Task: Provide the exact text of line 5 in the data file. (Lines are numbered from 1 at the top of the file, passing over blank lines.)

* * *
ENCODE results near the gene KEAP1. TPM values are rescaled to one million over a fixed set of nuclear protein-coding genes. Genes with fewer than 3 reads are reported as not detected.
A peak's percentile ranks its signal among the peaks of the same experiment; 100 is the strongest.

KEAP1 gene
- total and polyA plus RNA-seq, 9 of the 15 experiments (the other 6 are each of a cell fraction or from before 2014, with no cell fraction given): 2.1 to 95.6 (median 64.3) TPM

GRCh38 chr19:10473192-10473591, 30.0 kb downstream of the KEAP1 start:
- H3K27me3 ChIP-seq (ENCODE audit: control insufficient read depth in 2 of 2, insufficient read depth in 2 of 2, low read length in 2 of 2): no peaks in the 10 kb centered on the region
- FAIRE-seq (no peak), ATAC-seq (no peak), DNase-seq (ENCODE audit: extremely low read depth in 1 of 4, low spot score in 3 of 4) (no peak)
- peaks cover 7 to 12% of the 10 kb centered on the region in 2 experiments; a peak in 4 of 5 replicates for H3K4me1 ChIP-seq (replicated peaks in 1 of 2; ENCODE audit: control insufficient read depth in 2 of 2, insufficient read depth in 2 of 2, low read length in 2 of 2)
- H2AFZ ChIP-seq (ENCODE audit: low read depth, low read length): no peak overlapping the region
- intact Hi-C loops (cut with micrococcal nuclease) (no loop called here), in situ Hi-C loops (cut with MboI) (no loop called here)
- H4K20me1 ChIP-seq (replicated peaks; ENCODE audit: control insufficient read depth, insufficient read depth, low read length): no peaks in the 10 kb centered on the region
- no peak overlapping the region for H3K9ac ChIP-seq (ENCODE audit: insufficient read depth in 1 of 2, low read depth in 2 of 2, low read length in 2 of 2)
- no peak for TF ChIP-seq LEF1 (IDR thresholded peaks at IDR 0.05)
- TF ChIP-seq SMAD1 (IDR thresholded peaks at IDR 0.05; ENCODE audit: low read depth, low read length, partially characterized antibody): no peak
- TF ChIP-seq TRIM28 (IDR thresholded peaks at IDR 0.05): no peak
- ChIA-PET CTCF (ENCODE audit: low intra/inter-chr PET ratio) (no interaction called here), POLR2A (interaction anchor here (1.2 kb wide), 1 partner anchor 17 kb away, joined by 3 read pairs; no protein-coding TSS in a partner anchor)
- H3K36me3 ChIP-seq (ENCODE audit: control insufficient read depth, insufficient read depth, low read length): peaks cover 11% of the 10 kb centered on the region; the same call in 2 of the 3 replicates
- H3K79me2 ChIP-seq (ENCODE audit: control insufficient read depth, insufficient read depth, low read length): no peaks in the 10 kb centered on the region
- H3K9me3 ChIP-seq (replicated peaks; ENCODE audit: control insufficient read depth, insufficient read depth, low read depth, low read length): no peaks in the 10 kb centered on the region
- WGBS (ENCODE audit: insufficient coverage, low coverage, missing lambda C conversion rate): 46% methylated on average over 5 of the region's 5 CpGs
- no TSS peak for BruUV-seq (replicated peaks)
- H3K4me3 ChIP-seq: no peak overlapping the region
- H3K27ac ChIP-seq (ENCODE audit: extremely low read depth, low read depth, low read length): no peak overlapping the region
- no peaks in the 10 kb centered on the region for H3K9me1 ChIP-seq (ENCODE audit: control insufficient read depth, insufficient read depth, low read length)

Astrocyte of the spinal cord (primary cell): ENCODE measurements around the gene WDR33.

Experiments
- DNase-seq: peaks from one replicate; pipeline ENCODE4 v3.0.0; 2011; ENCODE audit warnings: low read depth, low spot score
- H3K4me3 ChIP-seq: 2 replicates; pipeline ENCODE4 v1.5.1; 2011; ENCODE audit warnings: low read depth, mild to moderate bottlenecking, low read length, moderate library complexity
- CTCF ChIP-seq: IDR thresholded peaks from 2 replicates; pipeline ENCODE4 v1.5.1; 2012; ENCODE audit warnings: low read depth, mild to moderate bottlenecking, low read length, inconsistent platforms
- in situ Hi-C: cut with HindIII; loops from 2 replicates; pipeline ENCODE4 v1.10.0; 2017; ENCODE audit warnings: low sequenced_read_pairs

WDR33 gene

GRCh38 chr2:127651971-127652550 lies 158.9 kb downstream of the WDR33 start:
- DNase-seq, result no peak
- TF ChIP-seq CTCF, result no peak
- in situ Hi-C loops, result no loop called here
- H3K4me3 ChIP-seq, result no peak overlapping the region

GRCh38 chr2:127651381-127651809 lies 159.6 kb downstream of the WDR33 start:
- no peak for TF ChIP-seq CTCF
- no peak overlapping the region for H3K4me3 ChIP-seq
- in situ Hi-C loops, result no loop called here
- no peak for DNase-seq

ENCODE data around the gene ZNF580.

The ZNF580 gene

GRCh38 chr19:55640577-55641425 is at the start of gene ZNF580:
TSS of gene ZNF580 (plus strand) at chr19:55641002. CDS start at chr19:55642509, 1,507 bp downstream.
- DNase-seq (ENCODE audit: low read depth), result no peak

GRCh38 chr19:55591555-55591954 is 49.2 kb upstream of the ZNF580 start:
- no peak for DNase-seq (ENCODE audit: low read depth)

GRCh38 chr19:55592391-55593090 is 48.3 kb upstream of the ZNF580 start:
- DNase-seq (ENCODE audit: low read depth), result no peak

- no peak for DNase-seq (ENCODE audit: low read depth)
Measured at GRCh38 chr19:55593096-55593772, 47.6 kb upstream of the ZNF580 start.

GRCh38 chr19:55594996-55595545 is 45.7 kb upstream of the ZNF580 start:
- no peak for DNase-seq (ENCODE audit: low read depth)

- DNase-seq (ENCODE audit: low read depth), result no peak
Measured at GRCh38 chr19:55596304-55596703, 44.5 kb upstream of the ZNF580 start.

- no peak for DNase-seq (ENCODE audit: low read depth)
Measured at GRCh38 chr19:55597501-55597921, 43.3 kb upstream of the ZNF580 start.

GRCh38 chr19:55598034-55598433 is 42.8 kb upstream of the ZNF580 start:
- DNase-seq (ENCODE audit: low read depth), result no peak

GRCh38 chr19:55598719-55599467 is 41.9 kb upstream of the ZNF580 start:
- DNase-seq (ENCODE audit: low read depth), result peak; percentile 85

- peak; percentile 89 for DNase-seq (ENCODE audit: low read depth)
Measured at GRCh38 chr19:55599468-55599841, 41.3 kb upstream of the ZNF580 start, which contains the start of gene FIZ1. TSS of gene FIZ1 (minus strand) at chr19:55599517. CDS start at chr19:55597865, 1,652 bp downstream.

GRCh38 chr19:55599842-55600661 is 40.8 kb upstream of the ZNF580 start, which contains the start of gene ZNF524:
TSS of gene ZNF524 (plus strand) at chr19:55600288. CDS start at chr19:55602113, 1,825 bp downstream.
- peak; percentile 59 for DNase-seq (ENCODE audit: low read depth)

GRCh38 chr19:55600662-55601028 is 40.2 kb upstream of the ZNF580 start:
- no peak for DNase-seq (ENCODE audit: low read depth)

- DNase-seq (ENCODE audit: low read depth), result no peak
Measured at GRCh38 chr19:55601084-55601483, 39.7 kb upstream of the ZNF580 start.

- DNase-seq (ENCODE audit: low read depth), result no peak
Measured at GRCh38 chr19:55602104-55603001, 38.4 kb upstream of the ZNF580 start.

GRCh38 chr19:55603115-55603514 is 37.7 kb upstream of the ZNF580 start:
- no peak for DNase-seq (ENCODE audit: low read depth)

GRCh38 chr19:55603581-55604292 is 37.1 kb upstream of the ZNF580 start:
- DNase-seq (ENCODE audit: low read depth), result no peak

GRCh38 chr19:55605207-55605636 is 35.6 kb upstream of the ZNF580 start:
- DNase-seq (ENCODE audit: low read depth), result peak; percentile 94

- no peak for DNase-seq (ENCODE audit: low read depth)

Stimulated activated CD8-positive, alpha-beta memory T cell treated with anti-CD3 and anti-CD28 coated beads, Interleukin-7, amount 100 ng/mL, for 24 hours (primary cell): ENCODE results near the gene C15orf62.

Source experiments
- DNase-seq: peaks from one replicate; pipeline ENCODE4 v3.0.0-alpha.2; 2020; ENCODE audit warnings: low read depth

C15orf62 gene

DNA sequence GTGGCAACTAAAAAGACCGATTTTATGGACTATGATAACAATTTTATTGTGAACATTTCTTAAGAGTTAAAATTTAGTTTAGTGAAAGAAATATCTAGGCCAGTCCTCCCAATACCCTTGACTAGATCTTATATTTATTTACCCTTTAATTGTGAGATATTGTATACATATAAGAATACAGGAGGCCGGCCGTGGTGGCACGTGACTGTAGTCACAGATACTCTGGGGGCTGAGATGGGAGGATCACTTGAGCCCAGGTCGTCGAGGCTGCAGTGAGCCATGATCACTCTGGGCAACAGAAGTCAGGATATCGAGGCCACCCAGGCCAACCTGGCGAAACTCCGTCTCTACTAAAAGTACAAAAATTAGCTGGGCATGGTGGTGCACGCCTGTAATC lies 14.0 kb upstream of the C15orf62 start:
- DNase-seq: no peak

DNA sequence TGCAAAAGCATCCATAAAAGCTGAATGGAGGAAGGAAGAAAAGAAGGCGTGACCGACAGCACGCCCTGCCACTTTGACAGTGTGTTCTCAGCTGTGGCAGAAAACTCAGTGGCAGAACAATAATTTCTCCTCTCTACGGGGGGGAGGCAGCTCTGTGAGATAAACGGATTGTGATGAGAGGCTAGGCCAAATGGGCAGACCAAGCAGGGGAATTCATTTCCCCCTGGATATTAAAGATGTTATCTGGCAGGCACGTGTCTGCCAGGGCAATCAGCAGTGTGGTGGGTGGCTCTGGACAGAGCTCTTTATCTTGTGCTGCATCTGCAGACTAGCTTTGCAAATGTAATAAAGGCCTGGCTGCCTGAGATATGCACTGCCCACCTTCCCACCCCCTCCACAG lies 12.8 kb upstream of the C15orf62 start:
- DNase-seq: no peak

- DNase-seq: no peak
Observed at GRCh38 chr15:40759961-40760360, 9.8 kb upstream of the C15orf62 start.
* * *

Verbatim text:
GRCh38 chr19:10473192-10473591, 30.0 kb downstream of the KEAP1 start: